How to Protect Yourself from Wardrivers
There are some common sense things we can do right now to our home WiFi networks to make sure we are not at risk of wardrivers.
- Update your router’s password: Our network is only as secure as our password, so make sure you change it regularly and use multi-factor authentication when available.
- Enable network encryption: Be sure to use the highest network security protocol available (WEP, WPA, and WPA2). Also, make sure your network is not open to anyone within range.
- Use a network firewall: Firewalls block certain kinds of unapproved communication and stop most attempts to access your network.
- Make sure your system has the latest updates: Always install software updates immediately, including patches and security on your hardware and software.
- Use a VPN: Most importantly, make sure you are using a VPN
The best way to protect your home WiFi network from wardrivers is to use a Virtual Private Network, or VPN, which encrypts the data moving to and from all your devices that are connected to your home networks. The encryption protects all your Internet communication from being intercepted by others, even if they’ve cracked your router password and gained access to your networks.
The idea of a remote workforce can be a scary one for many employers. After all, who’s watching what your employees are doing when you’re not around?
But the truth is that remote workforces can benefit both employers and employees. They give workers more flexibility with their schedules and allow companies to hire talent from anywhere in the world.
Still, there are some security risks associated with remote workforces that you should be aware of and address.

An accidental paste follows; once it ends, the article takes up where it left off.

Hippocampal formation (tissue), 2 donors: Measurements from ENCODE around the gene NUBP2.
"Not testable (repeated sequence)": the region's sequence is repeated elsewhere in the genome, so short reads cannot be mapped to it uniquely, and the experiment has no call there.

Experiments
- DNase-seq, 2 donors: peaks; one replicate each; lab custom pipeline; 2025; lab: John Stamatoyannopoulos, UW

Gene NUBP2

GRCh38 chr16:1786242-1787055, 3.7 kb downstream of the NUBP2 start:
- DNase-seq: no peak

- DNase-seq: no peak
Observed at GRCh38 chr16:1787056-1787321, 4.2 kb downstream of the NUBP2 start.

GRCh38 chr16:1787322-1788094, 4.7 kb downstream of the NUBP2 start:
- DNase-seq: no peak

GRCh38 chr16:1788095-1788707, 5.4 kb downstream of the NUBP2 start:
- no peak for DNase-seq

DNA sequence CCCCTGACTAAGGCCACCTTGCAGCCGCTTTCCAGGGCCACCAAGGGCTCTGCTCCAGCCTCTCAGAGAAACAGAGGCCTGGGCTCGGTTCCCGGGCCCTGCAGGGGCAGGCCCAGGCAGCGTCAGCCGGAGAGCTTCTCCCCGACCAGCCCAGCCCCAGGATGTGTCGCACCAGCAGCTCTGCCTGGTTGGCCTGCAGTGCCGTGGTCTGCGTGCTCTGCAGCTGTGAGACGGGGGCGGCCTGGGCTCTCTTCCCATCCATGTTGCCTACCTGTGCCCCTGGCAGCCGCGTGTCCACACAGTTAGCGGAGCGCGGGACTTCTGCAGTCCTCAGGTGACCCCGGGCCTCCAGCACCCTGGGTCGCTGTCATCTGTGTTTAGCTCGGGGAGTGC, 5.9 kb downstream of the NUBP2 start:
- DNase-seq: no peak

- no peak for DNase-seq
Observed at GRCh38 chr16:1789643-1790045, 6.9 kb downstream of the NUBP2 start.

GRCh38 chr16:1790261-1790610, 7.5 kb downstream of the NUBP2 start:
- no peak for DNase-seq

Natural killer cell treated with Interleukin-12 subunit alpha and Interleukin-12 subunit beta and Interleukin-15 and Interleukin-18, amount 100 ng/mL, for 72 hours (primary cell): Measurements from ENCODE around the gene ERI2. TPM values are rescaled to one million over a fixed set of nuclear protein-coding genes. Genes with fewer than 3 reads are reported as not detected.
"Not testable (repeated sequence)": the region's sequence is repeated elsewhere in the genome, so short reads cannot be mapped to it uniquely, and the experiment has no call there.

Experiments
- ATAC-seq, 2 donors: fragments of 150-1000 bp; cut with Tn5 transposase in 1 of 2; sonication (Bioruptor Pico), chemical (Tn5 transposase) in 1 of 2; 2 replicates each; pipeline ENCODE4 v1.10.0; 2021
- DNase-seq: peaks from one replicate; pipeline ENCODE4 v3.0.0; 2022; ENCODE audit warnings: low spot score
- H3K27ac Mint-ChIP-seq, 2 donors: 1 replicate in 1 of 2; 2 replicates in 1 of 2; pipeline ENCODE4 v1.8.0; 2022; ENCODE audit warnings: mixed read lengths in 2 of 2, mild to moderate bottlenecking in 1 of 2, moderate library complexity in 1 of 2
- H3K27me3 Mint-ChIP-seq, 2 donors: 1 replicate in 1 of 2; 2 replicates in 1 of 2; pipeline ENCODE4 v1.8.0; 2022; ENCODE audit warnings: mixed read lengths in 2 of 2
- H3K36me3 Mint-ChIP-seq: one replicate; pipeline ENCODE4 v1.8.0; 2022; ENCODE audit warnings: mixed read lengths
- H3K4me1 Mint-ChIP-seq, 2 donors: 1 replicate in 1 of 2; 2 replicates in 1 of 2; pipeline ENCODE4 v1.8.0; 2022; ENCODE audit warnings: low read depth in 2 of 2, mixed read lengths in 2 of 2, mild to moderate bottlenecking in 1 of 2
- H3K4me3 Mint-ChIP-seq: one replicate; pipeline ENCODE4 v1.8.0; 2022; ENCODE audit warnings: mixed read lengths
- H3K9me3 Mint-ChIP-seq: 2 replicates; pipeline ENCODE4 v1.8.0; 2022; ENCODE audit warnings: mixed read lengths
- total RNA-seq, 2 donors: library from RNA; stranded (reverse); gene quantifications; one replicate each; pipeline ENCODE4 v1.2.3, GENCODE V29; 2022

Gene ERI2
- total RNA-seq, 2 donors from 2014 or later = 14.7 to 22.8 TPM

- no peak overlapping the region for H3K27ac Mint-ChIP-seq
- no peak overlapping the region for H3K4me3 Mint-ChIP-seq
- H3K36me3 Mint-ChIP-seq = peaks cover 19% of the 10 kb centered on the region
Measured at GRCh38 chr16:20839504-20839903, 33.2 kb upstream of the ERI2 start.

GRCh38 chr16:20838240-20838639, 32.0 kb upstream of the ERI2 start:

I’m a remote employee, so I know how important it is to stay safe and secure. Because we can’t be physically present at our workplaces, it’s even more important to take the right precautions when it comes to our personal security.
First of all, I use a VPN to encrypt my internet traffic. A VPN (Virtual Private Network) hides your identity by directing all your activities through an intermediary server in another country. This can help protect you from hackers and other malicious actors trying to steal your information or access your system remotely.
I also make sure that my computer has strong passwords and is regularly updated with the latest patches from Microsoft or Apple—that way if someone manages to break into my computer, they won’t be able to get very far.
Finally, I make sure that all of my devices are encrypted with FileVault 2 on Mac OS X 10.11+ or BitLocker on Windows 8+. This means that if someone steals one of these devices (or steals data off of one), then they won’t be able to access any files without knowing the passcode first!
I’ve set up a separate account on my computer that is only used for work-related tasks. This helps me keep track of which files are related to my job and which ones are personal—and it also helps prevent any viruses or other malware from spreading into my work account.
I only have one computer that I use for both work and personal tasks. That makes it easier for me to keep track of what I’m doing on my computer, but it also helps me avoid accidentally loading a virus or worm onto my work machine.